All of this may sound scary, but the good news is that a woman who has had molar pregnancy usually can go on to have healthy pregnancies. The risk that a mole will develop in a future pregnancy is only about 1 to 2 percent.

Pregnancy after a loss

Tuesday, May 4th, 2010

flowerLosing a baby is something no parent should have to face but, sadly, it does happen to some people. After a baby dies, some parents want to try to get pregnant again as soon as possible, while others want to wait.  Some are afraid to try again because they are worried about losing another baby.  Some are very angry.  I think most couples go back and forth between wanting and not wanting to get pregnant again.

If this has happened to you, ask yourself how you feel about getting pregnant again.  Talk to your partner about your feelings and ask him how he feels.  He may feel differently, so share your concerns and make a plan that supports both of you.

Ask your provider when it’s OK for you to start trying for another pregnancy. Some women are told to wait at least 18 months before getting pregnant again.  This gives your body enough time to heal and your emotions time to settle.  But not all women can wait that long because of their age or other factors.  So, talk with your provider about your medical history and make a plan that’s best for you.  Be sure to get a preconception checkup with your provider, too, to make sure you’re as healthy as possible.  You’ll want to be taking a good multivitamin with at least 400 mcg of folic acid each day.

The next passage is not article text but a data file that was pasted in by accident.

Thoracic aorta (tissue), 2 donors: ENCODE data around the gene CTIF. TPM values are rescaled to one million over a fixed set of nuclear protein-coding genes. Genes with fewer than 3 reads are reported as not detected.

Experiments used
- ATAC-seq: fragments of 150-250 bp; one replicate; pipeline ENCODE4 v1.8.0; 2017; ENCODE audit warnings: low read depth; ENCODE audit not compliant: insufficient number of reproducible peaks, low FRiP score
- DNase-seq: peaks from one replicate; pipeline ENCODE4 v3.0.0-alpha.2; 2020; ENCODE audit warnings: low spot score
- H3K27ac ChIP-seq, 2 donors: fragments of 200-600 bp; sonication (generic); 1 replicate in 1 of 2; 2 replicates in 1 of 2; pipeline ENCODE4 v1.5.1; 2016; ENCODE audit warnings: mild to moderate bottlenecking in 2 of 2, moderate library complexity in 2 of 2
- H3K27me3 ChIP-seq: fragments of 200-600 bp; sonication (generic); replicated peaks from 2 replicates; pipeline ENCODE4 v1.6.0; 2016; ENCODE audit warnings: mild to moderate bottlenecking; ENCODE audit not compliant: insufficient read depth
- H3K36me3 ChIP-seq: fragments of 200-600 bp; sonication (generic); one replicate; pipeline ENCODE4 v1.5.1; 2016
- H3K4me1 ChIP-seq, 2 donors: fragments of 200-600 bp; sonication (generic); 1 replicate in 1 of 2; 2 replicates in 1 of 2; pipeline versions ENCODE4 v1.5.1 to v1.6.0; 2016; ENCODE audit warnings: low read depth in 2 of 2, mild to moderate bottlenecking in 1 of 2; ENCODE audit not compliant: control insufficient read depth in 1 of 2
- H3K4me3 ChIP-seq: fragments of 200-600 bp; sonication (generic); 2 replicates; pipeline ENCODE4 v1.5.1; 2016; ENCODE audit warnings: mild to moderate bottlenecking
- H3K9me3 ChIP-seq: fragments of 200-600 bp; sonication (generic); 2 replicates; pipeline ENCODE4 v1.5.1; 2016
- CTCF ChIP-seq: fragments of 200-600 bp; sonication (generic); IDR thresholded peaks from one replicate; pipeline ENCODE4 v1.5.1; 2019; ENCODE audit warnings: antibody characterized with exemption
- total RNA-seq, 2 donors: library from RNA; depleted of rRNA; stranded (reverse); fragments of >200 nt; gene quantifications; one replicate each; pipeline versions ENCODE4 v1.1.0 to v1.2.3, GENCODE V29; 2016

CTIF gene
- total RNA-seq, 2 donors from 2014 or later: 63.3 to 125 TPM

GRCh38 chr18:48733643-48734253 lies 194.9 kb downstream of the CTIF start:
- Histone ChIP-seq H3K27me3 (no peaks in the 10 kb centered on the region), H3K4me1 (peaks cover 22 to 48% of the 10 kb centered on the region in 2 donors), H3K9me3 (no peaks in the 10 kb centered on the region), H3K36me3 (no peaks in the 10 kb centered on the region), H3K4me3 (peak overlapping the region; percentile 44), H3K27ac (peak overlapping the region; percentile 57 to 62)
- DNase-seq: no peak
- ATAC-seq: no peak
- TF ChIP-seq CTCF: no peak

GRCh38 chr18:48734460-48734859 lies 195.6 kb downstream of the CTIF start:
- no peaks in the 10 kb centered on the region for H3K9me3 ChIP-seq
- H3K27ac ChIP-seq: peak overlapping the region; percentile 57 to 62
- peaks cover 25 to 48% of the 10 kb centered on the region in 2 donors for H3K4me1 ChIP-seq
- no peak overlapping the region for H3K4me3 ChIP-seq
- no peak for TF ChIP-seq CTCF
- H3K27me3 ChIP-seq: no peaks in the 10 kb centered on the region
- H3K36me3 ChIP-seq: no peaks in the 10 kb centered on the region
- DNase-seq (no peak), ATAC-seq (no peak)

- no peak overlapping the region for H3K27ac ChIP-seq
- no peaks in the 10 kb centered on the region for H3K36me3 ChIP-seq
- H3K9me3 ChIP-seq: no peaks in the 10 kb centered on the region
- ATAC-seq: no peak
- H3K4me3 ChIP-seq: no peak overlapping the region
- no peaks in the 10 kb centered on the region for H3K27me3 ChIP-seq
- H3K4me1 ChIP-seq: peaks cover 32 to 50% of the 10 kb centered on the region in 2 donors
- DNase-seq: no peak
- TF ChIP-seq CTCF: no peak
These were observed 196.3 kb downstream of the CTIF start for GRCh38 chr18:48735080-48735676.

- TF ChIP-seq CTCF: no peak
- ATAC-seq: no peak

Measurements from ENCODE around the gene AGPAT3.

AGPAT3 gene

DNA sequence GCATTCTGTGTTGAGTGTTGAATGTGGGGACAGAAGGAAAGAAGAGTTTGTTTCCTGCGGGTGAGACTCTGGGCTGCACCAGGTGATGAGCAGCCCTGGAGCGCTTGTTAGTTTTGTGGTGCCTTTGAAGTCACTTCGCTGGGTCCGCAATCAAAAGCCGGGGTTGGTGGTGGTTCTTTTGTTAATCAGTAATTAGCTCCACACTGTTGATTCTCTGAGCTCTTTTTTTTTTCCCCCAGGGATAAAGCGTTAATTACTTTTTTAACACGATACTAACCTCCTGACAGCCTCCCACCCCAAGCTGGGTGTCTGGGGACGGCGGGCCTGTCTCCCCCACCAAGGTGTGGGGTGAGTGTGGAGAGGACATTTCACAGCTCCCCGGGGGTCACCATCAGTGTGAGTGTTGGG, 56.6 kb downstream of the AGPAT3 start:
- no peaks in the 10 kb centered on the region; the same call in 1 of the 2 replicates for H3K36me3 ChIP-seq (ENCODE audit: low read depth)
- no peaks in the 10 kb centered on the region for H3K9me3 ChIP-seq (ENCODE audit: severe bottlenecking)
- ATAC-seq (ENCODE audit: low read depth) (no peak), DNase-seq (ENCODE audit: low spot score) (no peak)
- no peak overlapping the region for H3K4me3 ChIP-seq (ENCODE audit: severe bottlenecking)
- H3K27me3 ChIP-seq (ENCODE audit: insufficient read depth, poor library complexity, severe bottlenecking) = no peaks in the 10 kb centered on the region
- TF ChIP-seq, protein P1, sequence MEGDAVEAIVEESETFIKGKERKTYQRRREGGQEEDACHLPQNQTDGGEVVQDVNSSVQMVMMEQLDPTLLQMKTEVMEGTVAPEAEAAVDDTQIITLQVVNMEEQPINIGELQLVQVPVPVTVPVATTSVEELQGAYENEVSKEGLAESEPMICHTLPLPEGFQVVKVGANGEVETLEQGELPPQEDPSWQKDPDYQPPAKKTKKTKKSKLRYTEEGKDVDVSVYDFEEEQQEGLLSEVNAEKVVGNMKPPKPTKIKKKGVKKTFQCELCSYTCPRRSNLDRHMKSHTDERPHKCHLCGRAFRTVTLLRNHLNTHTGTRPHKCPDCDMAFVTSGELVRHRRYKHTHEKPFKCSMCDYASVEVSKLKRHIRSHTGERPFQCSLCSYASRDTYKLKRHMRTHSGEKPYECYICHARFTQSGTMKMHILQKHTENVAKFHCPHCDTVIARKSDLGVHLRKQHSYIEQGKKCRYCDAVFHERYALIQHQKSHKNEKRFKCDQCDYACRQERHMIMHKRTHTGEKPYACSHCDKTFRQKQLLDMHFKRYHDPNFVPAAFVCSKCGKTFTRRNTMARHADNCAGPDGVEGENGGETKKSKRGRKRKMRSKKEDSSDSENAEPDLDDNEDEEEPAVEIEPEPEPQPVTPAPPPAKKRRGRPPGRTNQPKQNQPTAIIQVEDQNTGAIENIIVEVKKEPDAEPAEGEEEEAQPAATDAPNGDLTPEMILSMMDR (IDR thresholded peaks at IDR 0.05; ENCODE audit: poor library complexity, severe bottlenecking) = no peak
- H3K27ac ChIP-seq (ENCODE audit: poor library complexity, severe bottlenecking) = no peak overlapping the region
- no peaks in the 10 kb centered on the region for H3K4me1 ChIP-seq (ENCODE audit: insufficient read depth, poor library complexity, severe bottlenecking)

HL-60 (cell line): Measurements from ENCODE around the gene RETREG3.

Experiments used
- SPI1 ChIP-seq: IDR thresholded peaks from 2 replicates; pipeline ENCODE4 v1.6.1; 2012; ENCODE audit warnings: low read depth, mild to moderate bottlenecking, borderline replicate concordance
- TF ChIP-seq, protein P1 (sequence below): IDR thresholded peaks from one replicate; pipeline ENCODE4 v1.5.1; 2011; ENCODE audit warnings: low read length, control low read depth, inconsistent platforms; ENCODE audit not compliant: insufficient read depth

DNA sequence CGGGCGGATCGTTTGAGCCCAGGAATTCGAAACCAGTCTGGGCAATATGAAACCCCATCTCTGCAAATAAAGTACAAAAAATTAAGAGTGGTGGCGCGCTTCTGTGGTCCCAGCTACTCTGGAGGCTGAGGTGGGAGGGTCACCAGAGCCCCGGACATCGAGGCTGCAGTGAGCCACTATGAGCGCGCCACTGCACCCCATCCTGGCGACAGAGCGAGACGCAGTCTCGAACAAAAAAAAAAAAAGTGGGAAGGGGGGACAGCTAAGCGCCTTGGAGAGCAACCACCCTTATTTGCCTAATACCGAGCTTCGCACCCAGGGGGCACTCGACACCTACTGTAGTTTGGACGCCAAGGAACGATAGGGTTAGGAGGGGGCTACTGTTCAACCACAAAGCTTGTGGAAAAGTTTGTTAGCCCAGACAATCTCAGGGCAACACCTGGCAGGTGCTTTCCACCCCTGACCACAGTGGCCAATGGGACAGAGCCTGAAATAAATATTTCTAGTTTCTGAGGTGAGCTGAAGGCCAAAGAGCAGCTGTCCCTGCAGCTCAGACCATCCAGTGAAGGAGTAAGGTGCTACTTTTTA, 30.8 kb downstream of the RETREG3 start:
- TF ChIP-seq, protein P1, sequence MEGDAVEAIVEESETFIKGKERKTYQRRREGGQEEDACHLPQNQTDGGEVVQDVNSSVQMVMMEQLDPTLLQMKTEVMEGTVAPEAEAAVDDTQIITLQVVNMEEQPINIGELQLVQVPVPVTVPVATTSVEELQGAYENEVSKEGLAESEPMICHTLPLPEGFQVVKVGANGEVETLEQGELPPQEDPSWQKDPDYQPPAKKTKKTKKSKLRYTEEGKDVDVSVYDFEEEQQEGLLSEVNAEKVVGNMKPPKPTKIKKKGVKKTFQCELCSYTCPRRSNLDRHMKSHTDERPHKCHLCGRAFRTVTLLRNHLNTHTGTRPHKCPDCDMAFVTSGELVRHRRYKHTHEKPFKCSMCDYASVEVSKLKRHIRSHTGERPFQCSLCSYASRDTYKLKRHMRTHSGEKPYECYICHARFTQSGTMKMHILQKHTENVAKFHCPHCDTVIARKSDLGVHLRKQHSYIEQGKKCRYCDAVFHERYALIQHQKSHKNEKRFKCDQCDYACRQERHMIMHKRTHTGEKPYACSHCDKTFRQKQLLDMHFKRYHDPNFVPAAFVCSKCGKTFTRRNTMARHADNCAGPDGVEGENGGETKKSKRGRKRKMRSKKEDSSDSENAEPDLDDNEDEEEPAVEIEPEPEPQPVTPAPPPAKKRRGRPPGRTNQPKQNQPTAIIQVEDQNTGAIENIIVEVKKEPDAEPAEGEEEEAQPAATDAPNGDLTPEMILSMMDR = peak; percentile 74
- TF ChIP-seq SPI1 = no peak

The March of Dimes has created bereavement materials available at no charge for parents or other family members who have experienced the loss of a baby between conception and the first month of life.  These include different fact sheets, three booklets (From Hurt to Healing; What Can You Do?, and When You Want to Try Again), and a list of grief resources.  They are available in English and Spanish.  You can read about some of these materials and order a free kit on our website.